The night before the attack, NBU 22 had attended the latest round of the annual “Battle of Music” competition between military bands from U.S. ships based at Pearl Harbor. Contrary to some reports, NBU 22 did not perform, having already qualified for the finals set to be held on December 20, 1941. Following the assault, the unit was unanimously declared the winner of that year’s contest, and the award was permanently renamed the USS Arizona Band Trophy.

3. Fuel continues to leak from USS Arizona’s wreckage.
On December 6, 1941, Arizona took on a full load of fuel—nearly 1.5 million gallons—in preparation for its scheduled trip to the mainland later that month. The next day, much of it fed the explosion and subsequent fires that destroyed the ship following its attack by Japanese bombers. However, despite the raging fire and ravages of time, some 500,000 gallons are still slowly seeping out of the ship’s submerged wreckage: Nearly 70 years after its demise, Arizona continues to spill up to 9 quarts of oil into the harbor each day. In the mid-1990s, environmental concerns led the National Park Service to commission a series of site studies to determine the long-term effects of the oil leakage.
Some scientists have warned of a possible “catastrophic” eruption of oil from the wreckage, which they believe would cause extensive damage to the Hawaiian shoreline and disrupt U.S. naval functions in the area. The NPS and other governmental agencies continue to monitor the deterioration of the wreck site but are reluctant to perform extensive repairs or modifications due to the Arizona’s role as a “war grave.” In fact, the oil that often coats the surface of the water surrounding the ship has added an emotional gravity for many who visit the memorial and is sometimes referred to as the “tears of the Arizona,” or “black tears.”

4. Some former crew members have chosen USS Arizona as their final resting place.
The bonds between the crew members of Arizona have lasted far beyond the ship’s loss on December 7, 1941. Since 1982, the U.S. Navy has allowed survivors of USS Arizona to be interred in the ship’s wreckage upon their deaths. Following a full military funeral at the Arizona memorial, the cremated remains are placed in an urn and then deposited by divers beneath one of the Arizona’s gun turrets. To date, more than 30 Arizona crewmen who survived Pearl Harbor have chosen the ship as their final resting place. Crew members who served on the ship prior to the attack may have their ashes scattered above the wreck site, and those who served on other vessels stationed at Pearl Harbor on December 7, 1941, may have their ashes scattered above their former ships. As of November 2011, only 18 of the 355 crewmen who survived the bombing of USS Arizona are known to be alive. **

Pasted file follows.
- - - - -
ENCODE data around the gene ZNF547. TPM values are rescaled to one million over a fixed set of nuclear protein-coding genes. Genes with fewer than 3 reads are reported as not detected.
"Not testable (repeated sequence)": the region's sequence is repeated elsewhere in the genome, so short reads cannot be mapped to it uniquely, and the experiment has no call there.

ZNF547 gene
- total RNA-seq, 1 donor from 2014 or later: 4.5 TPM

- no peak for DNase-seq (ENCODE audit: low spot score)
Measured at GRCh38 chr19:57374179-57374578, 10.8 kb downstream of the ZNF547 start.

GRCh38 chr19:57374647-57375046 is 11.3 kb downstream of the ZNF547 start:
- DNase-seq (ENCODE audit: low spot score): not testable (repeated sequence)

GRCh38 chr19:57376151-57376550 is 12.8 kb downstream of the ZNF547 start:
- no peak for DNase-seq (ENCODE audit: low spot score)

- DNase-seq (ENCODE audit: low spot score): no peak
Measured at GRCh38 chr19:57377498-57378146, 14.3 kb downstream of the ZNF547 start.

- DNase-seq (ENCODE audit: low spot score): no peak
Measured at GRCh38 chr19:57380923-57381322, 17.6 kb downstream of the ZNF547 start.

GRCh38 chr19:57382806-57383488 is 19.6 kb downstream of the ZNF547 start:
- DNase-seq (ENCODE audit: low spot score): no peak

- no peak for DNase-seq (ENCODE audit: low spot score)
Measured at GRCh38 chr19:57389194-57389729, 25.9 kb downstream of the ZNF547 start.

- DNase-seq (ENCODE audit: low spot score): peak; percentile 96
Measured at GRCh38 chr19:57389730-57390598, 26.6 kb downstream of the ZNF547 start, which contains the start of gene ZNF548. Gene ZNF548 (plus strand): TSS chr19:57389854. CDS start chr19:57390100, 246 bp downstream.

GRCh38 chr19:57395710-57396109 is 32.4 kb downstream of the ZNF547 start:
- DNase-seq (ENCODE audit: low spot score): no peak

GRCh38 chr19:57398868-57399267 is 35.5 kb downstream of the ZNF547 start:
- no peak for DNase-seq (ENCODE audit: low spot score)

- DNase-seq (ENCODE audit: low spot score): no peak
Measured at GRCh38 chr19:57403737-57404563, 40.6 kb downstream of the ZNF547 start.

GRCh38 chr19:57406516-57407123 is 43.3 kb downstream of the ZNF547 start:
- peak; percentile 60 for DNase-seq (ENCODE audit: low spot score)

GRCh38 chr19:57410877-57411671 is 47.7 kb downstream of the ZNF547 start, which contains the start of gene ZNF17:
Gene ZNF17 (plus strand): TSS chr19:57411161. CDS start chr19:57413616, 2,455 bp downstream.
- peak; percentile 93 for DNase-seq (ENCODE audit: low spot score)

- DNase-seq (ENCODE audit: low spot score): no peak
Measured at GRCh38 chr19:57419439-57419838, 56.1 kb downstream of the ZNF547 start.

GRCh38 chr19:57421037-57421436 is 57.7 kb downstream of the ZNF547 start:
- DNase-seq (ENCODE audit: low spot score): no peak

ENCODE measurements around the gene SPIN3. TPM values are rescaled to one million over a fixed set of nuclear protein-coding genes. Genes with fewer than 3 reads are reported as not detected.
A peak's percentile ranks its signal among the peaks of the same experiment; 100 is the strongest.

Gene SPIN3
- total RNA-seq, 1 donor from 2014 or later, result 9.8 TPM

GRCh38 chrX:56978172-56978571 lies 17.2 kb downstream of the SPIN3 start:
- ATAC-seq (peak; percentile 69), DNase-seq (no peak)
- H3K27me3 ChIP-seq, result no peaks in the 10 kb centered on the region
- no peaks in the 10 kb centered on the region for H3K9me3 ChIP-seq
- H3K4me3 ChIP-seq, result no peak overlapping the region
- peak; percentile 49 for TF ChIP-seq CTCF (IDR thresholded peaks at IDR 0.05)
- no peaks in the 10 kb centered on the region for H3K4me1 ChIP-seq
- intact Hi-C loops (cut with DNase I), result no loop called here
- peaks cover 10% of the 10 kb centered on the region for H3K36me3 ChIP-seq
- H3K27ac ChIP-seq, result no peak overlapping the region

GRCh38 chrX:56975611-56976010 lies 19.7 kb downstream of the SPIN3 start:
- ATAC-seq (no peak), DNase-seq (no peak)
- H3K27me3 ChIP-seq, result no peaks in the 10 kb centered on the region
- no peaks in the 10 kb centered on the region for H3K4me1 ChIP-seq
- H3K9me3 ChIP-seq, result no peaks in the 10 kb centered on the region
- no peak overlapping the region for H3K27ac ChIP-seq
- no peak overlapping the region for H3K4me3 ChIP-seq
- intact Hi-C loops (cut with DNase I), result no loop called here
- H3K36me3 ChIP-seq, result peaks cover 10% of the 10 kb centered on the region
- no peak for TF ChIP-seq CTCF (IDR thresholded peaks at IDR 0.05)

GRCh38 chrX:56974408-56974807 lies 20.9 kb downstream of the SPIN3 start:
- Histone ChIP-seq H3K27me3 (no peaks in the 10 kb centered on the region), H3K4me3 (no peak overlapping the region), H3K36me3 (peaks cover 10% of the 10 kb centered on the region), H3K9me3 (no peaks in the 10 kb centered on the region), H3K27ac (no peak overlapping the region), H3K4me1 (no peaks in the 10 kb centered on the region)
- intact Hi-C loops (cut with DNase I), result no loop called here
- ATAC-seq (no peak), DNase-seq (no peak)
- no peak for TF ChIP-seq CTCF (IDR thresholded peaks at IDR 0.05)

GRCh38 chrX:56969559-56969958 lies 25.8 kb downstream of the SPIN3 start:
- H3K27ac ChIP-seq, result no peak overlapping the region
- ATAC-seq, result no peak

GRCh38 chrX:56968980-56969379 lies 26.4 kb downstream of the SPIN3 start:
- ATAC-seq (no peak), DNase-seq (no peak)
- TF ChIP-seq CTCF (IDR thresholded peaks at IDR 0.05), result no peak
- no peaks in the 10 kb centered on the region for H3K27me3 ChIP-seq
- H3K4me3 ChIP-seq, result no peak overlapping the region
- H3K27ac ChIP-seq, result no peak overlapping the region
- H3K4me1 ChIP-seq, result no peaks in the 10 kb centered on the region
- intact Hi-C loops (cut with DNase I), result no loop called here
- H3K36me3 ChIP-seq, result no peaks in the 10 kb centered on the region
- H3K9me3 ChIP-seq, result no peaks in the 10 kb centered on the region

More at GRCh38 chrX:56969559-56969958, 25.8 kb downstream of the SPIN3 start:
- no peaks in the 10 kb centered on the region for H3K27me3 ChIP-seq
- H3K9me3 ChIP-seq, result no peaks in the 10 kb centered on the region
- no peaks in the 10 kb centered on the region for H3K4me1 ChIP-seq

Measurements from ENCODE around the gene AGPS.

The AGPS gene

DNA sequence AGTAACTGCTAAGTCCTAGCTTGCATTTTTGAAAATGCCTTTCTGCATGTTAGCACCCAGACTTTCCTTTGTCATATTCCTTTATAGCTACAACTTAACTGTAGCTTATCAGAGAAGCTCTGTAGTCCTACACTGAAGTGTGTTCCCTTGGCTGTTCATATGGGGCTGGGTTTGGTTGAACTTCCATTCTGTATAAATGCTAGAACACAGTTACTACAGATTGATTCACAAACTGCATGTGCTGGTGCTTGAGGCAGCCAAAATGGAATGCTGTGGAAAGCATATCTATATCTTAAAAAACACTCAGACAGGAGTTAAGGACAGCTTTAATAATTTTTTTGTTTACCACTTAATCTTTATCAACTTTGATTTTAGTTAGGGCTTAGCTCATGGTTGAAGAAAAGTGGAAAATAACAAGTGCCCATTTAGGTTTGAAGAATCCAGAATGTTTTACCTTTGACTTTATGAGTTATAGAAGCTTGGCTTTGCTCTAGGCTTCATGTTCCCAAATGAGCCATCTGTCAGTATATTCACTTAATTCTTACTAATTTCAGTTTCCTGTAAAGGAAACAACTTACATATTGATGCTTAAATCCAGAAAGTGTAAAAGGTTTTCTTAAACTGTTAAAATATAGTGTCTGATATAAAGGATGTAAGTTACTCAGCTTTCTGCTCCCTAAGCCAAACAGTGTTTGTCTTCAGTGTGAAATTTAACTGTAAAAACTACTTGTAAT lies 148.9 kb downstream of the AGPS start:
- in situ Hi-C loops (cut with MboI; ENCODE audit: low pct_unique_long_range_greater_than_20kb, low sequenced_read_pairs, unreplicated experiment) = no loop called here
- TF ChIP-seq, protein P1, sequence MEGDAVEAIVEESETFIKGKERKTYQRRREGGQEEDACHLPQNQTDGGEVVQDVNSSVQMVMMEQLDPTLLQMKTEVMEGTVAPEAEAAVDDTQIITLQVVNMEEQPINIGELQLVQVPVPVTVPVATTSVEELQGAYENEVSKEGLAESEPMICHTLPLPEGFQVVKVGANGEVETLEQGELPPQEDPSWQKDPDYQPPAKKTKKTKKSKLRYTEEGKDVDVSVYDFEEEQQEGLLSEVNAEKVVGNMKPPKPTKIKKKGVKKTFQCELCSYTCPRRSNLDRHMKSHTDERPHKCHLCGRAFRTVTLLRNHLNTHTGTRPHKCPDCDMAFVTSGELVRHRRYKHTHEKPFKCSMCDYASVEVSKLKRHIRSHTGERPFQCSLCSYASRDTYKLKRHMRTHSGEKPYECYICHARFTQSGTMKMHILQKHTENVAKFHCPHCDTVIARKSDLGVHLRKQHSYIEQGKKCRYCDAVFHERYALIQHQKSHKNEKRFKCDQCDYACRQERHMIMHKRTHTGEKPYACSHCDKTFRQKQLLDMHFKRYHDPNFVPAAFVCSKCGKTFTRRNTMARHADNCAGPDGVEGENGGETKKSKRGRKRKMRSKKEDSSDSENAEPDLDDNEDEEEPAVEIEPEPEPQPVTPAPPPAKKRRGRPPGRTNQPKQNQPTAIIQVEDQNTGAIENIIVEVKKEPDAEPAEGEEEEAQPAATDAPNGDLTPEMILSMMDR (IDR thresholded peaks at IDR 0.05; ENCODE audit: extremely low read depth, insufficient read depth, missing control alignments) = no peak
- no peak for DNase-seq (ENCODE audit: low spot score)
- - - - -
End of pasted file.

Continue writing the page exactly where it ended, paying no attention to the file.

5. A memorial was built at the USS Arizona site, thanks in part to Elvis Presley.
After Arizona sank, its superstructure and main armament were salvaged and reused to support the war effort, leaving its hull, two gun turrets and the remains of more than 1,000 crewmen submerged in less than 40 feet of water. In 1949 the Pacific War Memorial Commission was established to create a permanent tribute to those who had lost their lives in the attack on Pearl Harbor, but it wasn’t until 1958 that President Dwight D. Eisenhower signed legislation to create a national memorial. The funds to build it came from both the public sector and private donors, including one unlikely source. In March 1961, entertainer Elvis Presley, who had recently finished a two-year stint in the U.S. Army, performed a benefit concert at Pearl Harbor’s Block Arena that raised over $50,000—more than 10 percent of the USS Arizona Memorial’s final cost. The monument was officially dedicated on May 30, 1962, and attracts more than 1 million visitors each year.
Text source: http://www.history.com/news/5-facts-about-pearl-harbor-and-the-uss-arizona

** As of 2/6/15, only 8 are still alive



Video from NBC 12/5/16



Today's funny :o)





:o)





We had a wee bit of snow the other day....

                                                            ... it didn't amount to much, but it sure was pretty!

Still dark outside:





Our road after the plow went through:
 

 Getting ready to feed the gang:


 The pine tree next to the driveway:


 Critter footprints - couldn't tell what made them:


 The berry bush:


 Almost looks like a Christmas card:


 Just snow on the rock wall:



Betty and Wilma really didn't want to go out in it - they had never seen so much white stuff!
 

I love the sound of the geese as they fly by! These stay year-round:


It warmed up and most of it was gone by the afternoon!

:o)





Monday, December 5, 2016